The idea of food flexibility comes up often in client sessions. It can be a very hard transition to go from the idea of following a strict, rigid meal plan to just having complete freedom with eating.
And I don’t necessarily recommend going from one extreme to another. There are many vital pieces in the middle, which are an important part of the process, especially if you’re looking to start intuitive eating.
Experience plays a significant role in learning how to establish food flexibility, too.
Food flexibility is going to look a little different for everyone. In my opinion, it can also be a buzzword that you hear people throwing around without explaining it.
You also see people promoting foods from sandwiches to ice cream, and showing you how “all foods fit,” but never really explaining how to get there.
How Has Diet Culture Affected You?
Incorporating intuitive eating and getting to where you can acknowledge and accept that all foods are neutral (not good nor bad) takes time and a mental shift to understand what normal eating really looks like.
You have to acknowledge what diet culture has done to you, physically, psychologically, emotionally.
- What have you missed out on from it?
- What foods have you not allowed yourself to eat for a long period of time?
- What foods are you eating that you don’t actually like?
- What foods do you assocaite with “dieting” and restricting?
Why Restriction Doesn’t Work
Firstly, check out some of the signs you’re undereating.
Secondly, you must understand the biological nature of our bodies – to get food. We are not meant to restrict or avoid foods we enjoy.
Any form of restriction (whether physical, psychological or emotional) increases the likelihood of a binge and disrupts trust with your body.
Cheat meals don’t help at all, either. They just promote this idea of “bad” foods and a hyperfocus on them, and then going back to being “good” after eating them.
It’s not natural to try to manipulate our weight below the set point weight that our bodies naturally want to be at. This is why fad diets don’t work.
Challenge The Food Police and Your Food Rules
You have to become conscious of your food rules, and really dig into why they are your “food rules.” First and foremost, Reject the diet mentality.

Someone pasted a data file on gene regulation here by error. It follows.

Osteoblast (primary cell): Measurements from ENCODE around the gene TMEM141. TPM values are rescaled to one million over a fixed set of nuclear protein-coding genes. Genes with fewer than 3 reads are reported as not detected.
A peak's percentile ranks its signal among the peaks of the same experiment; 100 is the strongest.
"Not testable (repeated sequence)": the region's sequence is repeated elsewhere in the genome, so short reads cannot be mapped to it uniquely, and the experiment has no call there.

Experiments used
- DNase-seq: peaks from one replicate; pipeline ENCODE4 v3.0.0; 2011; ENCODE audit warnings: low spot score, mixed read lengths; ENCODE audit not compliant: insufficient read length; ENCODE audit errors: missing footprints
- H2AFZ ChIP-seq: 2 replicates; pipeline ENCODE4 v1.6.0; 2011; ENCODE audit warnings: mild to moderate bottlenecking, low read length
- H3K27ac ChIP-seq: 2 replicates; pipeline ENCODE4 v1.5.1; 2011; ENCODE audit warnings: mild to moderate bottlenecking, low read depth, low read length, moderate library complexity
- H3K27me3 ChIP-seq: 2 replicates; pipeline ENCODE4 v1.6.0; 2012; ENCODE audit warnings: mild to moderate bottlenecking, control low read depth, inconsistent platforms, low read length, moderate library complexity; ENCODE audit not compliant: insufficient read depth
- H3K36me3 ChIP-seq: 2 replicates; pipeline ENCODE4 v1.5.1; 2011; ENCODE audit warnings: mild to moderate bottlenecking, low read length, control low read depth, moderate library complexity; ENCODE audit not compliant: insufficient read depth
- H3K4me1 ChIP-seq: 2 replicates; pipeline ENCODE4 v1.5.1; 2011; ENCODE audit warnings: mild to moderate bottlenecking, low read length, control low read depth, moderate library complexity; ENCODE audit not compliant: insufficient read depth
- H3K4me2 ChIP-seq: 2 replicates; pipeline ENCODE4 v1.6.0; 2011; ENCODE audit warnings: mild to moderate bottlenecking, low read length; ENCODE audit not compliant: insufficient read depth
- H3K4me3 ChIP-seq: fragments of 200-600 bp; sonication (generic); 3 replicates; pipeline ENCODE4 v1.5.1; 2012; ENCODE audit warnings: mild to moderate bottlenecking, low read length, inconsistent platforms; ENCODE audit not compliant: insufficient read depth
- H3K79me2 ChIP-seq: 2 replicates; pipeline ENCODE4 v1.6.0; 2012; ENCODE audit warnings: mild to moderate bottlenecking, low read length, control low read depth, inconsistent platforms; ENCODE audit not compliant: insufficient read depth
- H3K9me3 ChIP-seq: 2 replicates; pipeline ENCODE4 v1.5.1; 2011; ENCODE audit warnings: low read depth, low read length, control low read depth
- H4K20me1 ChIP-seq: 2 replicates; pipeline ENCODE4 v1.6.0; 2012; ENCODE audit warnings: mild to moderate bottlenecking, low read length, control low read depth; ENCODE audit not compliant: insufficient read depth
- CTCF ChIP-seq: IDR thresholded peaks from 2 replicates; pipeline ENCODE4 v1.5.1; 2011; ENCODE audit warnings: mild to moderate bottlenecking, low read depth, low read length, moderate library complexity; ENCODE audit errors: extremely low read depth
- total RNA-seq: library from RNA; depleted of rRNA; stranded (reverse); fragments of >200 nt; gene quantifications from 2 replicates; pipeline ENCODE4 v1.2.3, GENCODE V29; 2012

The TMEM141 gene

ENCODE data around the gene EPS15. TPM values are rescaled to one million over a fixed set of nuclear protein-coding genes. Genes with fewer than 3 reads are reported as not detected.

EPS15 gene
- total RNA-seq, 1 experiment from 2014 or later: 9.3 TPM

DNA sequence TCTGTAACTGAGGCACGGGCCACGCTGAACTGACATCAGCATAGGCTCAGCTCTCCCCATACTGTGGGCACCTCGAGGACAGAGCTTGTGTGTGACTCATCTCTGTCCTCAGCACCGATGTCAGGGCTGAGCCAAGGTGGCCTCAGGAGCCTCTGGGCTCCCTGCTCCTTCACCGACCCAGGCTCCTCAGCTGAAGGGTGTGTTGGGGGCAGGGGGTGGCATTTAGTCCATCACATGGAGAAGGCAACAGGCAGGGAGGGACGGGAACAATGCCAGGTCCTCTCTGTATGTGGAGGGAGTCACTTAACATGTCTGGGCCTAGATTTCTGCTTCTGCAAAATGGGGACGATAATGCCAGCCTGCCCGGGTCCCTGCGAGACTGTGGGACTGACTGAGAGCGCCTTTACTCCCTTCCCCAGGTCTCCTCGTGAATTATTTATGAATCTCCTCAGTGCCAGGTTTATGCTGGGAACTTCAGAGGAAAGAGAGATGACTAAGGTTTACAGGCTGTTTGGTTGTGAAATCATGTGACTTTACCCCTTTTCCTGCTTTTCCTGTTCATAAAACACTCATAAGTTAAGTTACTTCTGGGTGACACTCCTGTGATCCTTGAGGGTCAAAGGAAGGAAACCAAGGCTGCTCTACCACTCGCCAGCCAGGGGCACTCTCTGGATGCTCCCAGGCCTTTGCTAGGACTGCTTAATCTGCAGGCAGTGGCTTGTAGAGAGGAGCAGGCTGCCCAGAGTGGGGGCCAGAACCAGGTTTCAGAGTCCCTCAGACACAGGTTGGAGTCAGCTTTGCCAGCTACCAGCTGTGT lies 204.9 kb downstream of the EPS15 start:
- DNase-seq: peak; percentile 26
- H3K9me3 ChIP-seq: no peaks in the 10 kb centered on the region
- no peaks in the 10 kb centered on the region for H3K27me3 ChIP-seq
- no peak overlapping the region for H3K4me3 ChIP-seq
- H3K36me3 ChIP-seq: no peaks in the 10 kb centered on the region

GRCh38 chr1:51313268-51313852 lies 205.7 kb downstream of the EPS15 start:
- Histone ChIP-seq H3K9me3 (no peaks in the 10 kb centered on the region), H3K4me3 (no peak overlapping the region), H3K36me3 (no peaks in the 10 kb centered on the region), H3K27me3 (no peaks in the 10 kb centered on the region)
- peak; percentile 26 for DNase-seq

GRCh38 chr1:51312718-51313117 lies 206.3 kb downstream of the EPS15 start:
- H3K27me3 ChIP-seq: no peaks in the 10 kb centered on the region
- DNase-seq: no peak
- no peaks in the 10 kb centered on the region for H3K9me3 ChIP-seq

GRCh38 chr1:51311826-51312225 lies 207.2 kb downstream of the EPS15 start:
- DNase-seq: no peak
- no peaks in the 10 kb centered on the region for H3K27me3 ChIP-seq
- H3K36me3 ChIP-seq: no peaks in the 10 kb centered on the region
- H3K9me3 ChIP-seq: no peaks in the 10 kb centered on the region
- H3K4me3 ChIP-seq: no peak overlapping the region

Ask youreslf these questions:
- How did the food rules start?
- What power do they hold over you?
- When was the last time you went against one?
- How did that feel?
Acknowledge that fad diets don’t work.
Imagine a life where health isn’t black and white and foods aren’t “good” or “bad.” A life where you could order a salad if you TRULY want a salad, but also feel competent and emotionally okay ordering a burger if you want a burger.
You don’t compare your food to your friend’s, and you don’t eat less on days you don’t exercise. The body will outsmart compensation eventually.
Imagine life without compulsive exercise.
So, Where Does Food Flexibility Fit In?
Food flexibility encompasses ALL of these things. When you have a flexible relationship with food, it’s okay to eat more or less on some days because your body eventually gets the balance it seeks.
Your body does A-ok if you go through the day without any vegetables at all. Similarly, it survives if you ate a little too much dessert last night.
Our bodies are SO capable of handling these situations because it’s life and it’s not meant to be perfect. Your body is very resilient!
Another example – You can go out to eat without looking at the menu ahead of time. You have trust in yourself that you can find something on the menu that you genuinely enjoy, and you’re also excited to bond with friends socially over food.
It takes a mental shift to understand that food can be part of the enjoyment.
A flexible mindset about food allows you to eat food as just “food,” not as an extreme focus on “proteins,” “carbohydrates” and “fats.”
Because friends, when you really tune in to what your body is saying, you will gravitate towards a variety of foods.
The biggest question I hear from those seeking food flexibility is the fear that they will just crave “treats” all the time. This fear is warranted.
Again, it can be scary to give yourself full permission if you haven’t done that before. And it’s completely normal and natural to eat more of these foods at first.
Think about it as the body’s way of re-acquainting itself with these foods.
- Remembering what they taste like.
- Savoring the flavor.
- Your body wants more because it’s been deprived so long.
Chances are, you’re not going to overeat kale because you haven’t restricted kale. Your body is okay with that food.
Once your body habituates to fear foods through food habituation, they become just like any other food.
In other words, the more we are exposed to a food, the less enticing and exciting it becomes.
You realize you can have them when you want them, but you probably don’t want to be eating them every day.
Think about it – if you aren’t allowing yourself to have that fear food, you’re going to keep thinking about it and craving it.
When you embrace a flexible relationship with food, the minute details don’t matter. The overall big picture does.
It works itself out and you don’t have to spend your time worrying about it.
Being flexible with food is going to have an impact on your overall health and stress levels. Think about it, if you’re not stressing about food, there is so much more brainpower to spend elsewhere!
A hyper-focus on health, or foods, is not good for our health or well-being. I will add that it’s also difficult to focus on your body messages if you are constantly feeling stressed out.
More Intuitive Eating Posts
- How to meal plan while eating intuitively
- Embracing Food Flexibility
- Coping with Diet Talk
- What you want to eat vs. What you think you SHOULD eat
Do you have any habituation experiences to share?